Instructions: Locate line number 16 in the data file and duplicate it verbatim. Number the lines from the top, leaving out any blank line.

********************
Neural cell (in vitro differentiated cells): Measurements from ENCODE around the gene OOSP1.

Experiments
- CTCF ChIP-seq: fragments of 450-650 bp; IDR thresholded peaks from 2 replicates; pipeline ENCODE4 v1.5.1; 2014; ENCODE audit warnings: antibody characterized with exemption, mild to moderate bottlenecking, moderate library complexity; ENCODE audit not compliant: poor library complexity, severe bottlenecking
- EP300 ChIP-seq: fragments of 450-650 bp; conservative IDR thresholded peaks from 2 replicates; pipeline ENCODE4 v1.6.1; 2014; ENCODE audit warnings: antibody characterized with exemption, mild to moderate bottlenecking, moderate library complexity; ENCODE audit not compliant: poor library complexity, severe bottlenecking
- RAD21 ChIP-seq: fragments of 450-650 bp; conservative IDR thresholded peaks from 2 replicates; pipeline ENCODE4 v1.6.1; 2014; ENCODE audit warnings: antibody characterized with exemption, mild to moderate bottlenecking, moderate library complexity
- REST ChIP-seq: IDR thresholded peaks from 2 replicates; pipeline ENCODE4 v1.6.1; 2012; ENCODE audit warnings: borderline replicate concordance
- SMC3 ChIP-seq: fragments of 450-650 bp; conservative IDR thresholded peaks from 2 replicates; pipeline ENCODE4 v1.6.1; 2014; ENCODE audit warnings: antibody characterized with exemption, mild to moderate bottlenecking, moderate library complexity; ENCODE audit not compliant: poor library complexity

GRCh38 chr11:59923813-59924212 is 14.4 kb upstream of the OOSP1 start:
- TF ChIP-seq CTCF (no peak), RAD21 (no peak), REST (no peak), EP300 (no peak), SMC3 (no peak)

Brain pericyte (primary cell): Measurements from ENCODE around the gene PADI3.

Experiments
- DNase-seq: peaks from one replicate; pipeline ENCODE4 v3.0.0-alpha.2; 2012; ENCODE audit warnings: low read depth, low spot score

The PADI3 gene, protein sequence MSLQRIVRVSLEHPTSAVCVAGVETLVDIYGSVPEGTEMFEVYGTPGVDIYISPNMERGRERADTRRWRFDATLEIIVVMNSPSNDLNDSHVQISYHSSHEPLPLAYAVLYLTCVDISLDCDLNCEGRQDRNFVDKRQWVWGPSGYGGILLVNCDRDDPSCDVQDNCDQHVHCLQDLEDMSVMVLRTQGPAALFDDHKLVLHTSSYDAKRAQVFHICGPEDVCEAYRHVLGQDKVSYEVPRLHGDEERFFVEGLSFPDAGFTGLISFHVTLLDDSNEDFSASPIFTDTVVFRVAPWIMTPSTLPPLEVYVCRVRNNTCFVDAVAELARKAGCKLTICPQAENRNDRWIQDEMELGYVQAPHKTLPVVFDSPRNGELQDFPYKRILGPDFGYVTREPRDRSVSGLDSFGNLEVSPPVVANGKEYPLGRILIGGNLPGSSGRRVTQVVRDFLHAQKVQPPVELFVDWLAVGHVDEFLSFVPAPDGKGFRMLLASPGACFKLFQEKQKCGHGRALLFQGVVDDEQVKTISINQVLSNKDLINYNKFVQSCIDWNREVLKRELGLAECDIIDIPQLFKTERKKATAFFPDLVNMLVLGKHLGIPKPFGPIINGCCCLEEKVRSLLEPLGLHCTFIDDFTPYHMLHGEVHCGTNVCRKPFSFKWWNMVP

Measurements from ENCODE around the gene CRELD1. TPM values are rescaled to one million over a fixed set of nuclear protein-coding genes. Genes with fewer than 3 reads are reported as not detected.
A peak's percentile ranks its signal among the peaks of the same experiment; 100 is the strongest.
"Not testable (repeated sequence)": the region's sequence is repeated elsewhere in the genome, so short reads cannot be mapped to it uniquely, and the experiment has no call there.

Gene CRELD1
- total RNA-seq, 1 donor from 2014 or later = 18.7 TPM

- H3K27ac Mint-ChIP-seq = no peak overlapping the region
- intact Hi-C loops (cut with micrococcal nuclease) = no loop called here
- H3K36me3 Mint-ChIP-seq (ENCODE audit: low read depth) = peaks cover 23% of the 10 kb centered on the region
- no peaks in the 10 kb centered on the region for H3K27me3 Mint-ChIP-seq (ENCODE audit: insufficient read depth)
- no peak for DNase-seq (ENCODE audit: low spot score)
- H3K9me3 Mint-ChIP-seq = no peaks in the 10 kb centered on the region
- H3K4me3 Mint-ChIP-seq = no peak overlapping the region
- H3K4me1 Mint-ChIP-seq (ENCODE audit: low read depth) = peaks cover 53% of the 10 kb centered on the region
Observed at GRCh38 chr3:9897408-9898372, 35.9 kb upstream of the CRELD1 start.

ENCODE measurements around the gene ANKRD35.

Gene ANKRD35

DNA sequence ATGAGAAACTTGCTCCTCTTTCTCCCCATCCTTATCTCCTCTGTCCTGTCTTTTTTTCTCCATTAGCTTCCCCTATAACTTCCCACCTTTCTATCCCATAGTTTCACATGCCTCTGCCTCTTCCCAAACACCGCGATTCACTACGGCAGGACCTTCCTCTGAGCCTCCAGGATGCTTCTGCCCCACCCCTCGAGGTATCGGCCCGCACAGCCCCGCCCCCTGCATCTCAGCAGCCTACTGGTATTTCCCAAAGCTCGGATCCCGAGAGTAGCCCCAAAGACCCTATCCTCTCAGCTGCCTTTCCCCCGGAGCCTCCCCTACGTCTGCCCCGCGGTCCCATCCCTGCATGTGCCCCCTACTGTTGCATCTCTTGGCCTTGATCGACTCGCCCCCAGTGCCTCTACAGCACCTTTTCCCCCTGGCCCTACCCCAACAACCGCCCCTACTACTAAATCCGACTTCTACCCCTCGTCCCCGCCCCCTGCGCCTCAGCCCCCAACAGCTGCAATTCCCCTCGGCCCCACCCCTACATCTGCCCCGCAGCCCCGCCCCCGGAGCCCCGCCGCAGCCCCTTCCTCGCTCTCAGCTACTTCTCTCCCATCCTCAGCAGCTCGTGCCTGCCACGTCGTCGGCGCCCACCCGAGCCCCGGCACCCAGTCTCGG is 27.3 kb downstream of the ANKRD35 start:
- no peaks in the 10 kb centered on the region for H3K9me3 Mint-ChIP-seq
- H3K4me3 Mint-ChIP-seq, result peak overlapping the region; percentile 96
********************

"Not testable (repeated sequence)": the region's sequence is repeated elsewhere in the genome, so short reads cannot be mapped to it uniquely, and the experiment has no call there.